The iconic Boeing 747 is almost finished as a passenger plane as BA retires its fleet
Somebody told her that there was a place like heaven
Across the water on a 747
Yeah, we’re living in a modern world
—Electric Light Orchestra, “Calling America” (1986)
The original jumbo jet, Boeing’s 747, is nearing the end of its runway after half a century of service.
On Friday, British Airways management signaled the early retirement of all 31 of the carrier’s 747-400s. That’s about a tenth of BA’s total fleet.
“It is with great sadness that we can confirm we are proposing to retire our entire 747 fleet with immediate effect,” BA said in a statement.
Until now, BA was the world’s biggest remaining operator of 747-400 passenger flights. Lufthansa also owns 13 of the craft, along with 19 of the newer 747-8 model, while Air China and Air India also still operate a handful of 747-400s. U.S. carriers such as Delta and United retired theirs a few years ago. Air France did the same in 2016.
KLM’s last 747-400 passenger flight took place in March this year, and Qantas’s is scheduled for next week. Pretty soon, the only 747s actively in service will be cargo planes—a few hundred are still being used for this purpose.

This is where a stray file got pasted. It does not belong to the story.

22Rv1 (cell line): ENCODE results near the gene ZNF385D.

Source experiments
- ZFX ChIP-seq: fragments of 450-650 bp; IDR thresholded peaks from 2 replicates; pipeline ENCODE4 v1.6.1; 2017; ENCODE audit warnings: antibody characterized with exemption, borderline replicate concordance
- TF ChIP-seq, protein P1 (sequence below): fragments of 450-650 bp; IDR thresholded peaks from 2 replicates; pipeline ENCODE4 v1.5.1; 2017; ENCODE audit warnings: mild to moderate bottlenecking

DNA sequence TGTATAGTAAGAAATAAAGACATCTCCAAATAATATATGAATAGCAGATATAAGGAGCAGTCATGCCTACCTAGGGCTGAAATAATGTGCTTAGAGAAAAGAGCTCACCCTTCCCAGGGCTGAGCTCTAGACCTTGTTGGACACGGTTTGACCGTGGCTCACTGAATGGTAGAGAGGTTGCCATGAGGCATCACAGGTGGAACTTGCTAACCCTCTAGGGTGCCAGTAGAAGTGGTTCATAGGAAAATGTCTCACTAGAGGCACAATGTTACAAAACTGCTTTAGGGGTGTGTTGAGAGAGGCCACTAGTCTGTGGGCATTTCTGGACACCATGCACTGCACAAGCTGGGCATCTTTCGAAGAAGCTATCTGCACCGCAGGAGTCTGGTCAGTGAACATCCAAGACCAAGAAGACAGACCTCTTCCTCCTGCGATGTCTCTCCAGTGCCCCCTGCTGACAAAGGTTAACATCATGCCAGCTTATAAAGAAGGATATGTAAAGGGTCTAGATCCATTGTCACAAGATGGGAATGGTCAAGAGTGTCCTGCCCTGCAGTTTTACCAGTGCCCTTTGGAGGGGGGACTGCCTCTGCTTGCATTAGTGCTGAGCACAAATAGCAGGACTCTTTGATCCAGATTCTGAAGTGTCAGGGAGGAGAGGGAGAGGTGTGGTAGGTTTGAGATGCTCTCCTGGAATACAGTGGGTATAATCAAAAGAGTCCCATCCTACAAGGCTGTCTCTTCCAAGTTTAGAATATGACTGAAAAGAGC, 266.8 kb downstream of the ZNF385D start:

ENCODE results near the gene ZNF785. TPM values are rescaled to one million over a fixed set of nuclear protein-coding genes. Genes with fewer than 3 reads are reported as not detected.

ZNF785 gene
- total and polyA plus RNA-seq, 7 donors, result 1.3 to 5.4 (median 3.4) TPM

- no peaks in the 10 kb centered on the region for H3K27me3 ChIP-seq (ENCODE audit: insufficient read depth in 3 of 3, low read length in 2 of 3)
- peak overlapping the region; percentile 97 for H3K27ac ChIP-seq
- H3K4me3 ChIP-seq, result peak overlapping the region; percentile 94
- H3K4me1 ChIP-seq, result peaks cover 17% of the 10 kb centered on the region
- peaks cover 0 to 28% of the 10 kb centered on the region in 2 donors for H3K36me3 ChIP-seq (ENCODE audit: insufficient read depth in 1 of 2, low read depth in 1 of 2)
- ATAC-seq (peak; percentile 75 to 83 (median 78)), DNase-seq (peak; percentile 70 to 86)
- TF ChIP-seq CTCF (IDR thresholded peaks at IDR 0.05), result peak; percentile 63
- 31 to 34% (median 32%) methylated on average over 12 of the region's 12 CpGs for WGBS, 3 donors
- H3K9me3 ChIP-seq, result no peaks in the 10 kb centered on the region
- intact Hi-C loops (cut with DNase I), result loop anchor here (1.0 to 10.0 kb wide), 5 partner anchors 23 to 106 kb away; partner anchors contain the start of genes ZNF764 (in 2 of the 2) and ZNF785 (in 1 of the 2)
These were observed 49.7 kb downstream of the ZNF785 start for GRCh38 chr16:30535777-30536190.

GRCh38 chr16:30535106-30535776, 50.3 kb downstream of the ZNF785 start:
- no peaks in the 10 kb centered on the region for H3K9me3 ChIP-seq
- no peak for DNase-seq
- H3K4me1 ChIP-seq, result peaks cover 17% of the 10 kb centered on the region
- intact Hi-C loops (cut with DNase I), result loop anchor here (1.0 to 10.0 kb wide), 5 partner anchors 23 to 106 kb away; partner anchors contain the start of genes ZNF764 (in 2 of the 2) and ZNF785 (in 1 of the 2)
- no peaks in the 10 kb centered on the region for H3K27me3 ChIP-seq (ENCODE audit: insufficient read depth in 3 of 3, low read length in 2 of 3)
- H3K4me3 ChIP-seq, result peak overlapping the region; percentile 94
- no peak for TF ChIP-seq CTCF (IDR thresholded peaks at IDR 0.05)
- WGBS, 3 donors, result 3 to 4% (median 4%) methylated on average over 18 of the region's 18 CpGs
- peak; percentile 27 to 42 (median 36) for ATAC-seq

Generally speaking, the big reason for the retirements is fuel efficiency; the twin-deck, four-engine 747—whose 64-foot-high tail is as tall as a six-story building—is of little use to airlines that are desperate to cut emissions.
Airbus’s once-competing A340 is in a similar situation, as is its far newer A380. Contrary to expectations, it turned out that very few routes really require a giant plane.
“While the aircraft will always have a special place in our heart, as we head into the future, we will be operating more flights on modern, fuel-efficient aircraft such as our new [Airbus] A350s and [Boeing] 787s, to help us achieve net-zero carbon emissions by 2050,” BA said Friday.
But the pre-existing trend has been accelerated by this year’s coronavirus pandemic, which abruptly killed off most international travel and has forced airlines—many of which were already contemplating slimming down—to scramble for survival. BA itself is bracing for as many as 12,000 job cuts.
The industry expects it will take at least a few years for passenger numbers to recover. In the meantime, it makes little sense to keep maintaining giant planes that were soon going to be retired anyway; the smarter option is to use smaller craft that allow carriers to retain their valuable slots at major hubs without spending so much in operational costs.
“It is unlikely our magnificent ‘queen of the skies’ will ever operate commercial services for British Airways again due to the downturn in travel caused by the COVID-19 global pandemic,” BA, which was originally planning to phase out the 747-400 by 2024, said.
BA has been operating 747s of one variety or another since 1971, a year after Pan Am became the world’s first airline to put them into service. It took deliveries of the 747-400 model in the decade between 1989 and 1999, at one point operating 57 of them. (Only Japan Air Lines had more, with a fleet of 100—the last of which was retired in 2011.)